Blue Economy and ZERI (Zero Emissions Research Initiative) was launched by the United Nations University lnstitute of Advanced Studies in 1994. ZERI promoted the concept that all industrial inputs can be completely converted into a final product and that waste products can be converted into value-added inputs for another chain of production. In this context, the manufacturing line can be viewed as a series of production cycles and recycling systems.
C2C Cradle to cradle articulates a set of principles that seek to transform manufacturing design from being purely opportunistic to focusing on the service that products provide. One key principle is the total elimination of waste in manufacturing: all components of manufactured goods would be recycled or reused, thus reversing the “cradle-to-grave” model that governs existing industry.
Biomimicry studies nature’s models and imitates or takes inspiration from these designs and processes to create products and human processes. Based on research from multiple disciplines, biomimicry provides a framework for valuing not what we can extract from the natural world but what we can learn from it.
LCA Life-cycle analysis enables a manufacturer to quantify how much energy and raw materials are used and how much solid, liquid and gaseous waste is generated at each stage of a product’s life from creation up to and including the end of its period of use.
ISO 14001 standard was first published in 1996 and specifies the operational requirements for an environmental management system, providing generalizable objectives and goals with measurable metrics that can guide the environmental activities of organizations in most industries
Landscape Ecology is the study of spatial variation in landscapes at a variety of scales. It includes the biophysical and societal causes and consequences of landscape heterogeneity. Above all, it is broadly interdisciplinary. The conceptual and theoretical core of landscape ecology links natural sciences with related human disciplines.
Landscape ecology can be portrayed by several of its core themes:
- the spatial pattern or structure of landscapes, ranging from wilderness to cities,
- the relationship between pattern and process in landscapes,
- the relationship of human activity to landscape pattern, process and change,
- the effect of scale and disturbance on the landscape.
Close-to-nature forestry is forest use and management which follows natural processes. Management and utilization in this way can assist in regenerating and conserving the forest. It can be integrated into criteria of forest certification schemes.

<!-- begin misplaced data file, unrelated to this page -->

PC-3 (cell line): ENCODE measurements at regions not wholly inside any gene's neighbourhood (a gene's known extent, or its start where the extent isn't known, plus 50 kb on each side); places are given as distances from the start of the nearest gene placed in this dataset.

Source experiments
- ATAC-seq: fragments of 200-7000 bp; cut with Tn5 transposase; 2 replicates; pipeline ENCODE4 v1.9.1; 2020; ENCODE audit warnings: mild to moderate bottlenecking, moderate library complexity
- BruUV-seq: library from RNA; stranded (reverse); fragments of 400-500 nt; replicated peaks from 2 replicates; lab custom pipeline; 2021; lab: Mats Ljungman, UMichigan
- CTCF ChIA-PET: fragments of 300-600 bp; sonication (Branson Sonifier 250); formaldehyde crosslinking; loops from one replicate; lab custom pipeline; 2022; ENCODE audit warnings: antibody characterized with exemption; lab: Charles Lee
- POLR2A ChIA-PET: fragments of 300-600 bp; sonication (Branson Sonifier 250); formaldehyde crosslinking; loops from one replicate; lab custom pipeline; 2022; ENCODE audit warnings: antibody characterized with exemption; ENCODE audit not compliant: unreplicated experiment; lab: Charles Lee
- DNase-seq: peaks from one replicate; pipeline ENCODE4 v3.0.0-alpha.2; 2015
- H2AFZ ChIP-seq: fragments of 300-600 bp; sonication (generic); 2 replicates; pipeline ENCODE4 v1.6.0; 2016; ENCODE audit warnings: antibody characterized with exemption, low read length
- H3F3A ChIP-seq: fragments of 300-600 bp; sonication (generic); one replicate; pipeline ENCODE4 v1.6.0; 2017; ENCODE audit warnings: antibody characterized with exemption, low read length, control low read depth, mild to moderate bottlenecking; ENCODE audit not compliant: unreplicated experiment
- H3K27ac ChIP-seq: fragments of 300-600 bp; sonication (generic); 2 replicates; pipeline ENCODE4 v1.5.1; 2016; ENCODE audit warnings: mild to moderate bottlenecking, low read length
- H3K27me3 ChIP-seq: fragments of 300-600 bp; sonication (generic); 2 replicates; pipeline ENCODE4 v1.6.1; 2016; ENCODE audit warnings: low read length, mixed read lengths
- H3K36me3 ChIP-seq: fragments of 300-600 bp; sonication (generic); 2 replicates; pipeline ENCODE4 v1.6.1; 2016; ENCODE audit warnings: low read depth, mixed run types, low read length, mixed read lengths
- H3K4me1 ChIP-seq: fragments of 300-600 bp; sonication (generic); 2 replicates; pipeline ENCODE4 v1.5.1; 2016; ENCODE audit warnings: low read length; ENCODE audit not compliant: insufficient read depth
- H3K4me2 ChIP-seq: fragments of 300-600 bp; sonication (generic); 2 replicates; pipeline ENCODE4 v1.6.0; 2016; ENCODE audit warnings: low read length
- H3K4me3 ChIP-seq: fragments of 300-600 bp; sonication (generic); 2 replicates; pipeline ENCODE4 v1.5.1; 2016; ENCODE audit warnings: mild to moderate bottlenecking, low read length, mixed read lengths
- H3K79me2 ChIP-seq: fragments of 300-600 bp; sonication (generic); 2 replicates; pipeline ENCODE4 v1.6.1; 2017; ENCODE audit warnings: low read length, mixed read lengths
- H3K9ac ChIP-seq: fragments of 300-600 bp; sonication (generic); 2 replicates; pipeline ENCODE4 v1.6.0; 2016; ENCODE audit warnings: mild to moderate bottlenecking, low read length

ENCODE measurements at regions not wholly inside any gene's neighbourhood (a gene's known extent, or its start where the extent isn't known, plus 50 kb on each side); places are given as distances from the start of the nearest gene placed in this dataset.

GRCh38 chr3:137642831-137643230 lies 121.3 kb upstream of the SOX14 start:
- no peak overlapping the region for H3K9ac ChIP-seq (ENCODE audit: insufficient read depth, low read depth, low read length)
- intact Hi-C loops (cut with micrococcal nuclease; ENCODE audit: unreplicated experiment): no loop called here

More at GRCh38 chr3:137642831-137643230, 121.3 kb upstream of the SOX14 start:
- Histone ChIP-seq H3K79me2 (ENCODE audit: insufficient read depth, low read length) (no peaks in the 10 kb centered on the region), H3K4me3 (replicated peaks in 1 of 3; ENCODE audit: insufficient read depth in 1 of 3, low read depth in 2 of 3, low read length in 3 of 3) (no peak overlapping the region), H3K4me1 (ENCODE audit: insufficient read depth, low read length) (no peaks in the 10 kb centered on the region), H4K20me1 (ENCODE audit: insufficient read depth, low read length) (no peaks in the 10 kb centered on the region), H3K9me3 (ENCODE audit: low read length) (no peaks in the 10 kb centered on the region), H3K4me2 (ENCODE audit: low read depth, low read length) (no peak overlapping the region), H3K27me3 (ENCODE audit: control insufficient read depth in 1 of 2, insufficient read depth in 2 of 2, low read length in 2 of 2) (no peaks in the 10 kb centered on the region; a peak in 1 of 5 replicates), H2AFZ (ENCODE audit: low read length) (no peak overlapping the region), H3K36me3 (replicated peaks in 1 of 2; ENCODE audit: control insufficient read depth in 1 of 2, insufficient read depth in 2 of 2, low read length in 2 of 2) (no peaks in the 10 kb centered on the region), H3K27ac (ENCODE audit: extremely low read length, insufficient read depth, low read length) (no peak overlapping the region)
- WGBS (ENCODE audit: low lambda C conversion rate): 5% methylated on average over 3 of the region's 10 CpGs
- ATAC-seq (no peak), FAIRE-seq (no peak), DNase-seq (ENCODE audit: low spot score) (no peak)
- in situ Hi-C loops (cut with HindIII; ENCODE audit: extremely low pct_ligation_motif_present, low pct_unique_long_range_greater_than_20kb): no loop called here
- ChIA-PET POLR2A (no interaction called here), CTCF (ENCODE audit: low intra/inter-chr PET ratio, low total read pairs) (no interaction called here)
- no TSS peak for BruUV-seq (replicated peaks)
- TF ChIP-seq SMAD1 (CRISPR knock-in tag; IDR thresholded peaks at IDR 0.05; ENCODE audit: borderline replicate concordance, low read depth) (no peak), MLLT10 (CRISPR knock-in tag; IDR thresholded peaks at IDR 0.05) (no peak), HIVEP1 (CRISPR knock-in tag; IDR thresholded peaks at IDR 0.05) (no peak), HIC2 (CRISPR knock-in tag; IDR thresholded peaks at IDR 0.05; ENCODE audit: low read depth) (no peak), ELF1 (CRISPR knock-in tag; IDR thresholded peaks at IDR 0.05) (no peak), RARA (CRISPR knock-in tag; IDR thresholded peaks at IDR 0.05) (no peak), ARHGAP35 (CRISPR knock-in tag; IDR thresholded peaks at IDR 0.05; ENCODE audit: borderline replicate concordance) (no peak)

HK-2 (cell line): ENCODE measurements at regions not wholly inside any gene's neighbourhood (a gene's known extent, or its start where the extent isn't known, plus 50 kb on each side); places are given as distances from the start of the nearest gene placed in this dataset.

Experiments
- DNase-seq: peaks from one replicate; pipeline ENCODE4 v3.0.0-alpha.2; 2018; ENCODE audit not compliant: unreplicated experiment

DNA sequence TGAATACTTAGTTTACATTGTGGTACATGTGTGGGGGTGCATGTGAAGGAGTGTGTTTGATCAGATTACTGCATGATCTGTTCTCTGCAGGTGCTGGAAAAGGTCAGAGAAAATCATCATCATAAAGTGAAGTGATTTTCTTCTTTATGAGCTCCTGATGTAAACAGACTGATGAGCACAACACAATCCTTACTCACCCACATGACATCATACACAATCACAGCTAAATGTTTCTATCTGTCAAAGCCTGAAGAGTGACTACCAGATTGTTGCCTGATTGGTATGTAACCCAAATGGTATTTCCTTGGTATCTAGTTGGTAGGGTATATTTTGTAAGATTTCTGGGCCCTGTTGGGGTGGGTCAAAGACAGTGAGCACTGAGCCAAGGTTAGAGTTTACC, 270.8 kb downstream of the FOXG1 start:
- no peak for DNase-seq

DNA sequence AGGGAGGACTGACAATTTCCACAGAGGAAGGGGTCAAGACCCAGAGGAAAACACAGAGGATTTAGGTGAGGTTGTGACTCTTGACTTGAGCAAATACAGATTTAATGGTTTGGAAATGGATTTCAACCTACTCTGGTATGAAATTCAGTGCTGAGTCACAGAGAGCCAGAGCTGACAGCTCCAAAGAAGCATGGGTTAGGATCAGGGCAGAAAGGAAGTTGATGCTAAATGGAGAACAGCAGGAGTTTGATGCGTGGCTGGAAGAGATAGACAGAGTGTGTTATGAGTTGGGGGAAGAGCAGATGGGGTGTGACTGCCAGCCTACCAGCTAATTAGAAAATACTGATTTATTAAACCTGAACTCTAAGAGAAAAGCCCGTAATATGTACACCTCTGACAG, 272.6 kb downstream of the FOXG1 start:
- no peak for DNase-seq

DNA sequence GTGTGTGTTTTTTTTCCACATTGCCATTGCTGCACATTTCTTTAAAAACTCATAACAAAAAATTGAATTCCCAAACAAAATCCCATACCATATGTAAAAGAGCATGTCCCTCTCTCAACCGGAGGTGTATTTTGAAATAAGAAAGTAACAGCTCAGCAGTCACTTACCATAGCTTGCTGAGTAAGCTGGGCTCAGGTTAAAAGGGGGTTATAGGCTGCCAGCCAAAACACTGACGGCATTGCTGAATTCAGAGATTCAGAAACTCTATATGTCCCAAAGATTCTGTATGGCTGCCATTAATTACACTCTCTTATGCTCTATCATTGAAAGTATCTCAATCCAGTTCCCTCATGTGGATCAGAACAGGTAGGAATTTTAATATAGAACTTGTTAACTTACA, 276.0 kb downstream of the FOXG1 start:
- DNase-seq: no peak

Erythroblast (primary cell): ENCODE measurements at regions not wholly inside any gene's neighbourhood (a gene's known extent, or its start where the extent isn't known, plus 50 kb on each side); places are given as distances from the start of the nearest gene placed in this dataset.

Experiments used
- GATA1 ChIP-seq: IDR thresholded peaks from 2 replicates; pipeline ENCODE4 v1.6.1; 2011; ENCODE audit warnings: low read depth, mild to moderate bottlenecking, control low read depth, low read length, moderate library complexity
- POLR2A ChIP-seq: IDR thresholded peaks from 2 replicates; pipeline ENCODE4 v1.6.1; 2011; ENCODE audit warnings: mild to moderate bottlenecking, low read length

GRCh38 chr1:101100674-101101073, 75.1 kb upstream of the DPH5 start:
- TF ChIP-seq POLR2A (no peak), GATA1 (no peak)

Eco-innovation is the introduction of any new or significantly improved product (good or service), process, organisational change or marketing solution that reduces the use of natural resources (including materials, energy, water and land) and decreases the release of harmful substances across the whole life-cycle.
The Natural Step Kart-Henrik Robert in 1989 developed the following scientifically based consensus definition of sustainability: In a sustainable society, nature is not subject to systematically increasing
- concentrations of substances extracted from the earths crust,
- concentrations of substances produced by society,
- degradation by physical means: and in that society, people are not subject to conditions that systematically undermine their capacity to meet their needs.
Natural Capitalism is a strategic framework based on four precepts:
- radically increase the productivity of resource use,
- shift to biologically inspired production (for example, biomimicry) with closed loops, no waste and no toxicity,
- shift business models away from the making and selling of things to providing the service that the “thing” delivers (thereby retaining ownership of products for recycling and remanufacturing),
- reinvest in natural and human capital.
Ecological Footprint was coined in 1992 by the Canadian ecologist William Rees and is used to manage the use of resources throughout the economy by measuring the total environmental impact of business.
Permaculture is an approach to designing human settlements and agricultural systems that is modeled on the base of relationships found in nature, based on the systems ecology. Permaculture aims to create stable, productive systems that provide for human needs; it’s a system of design where each element supports and feeds other elements, ultimately aiming at systems that are virtually self-sustaining and into which humans fit as an integral part.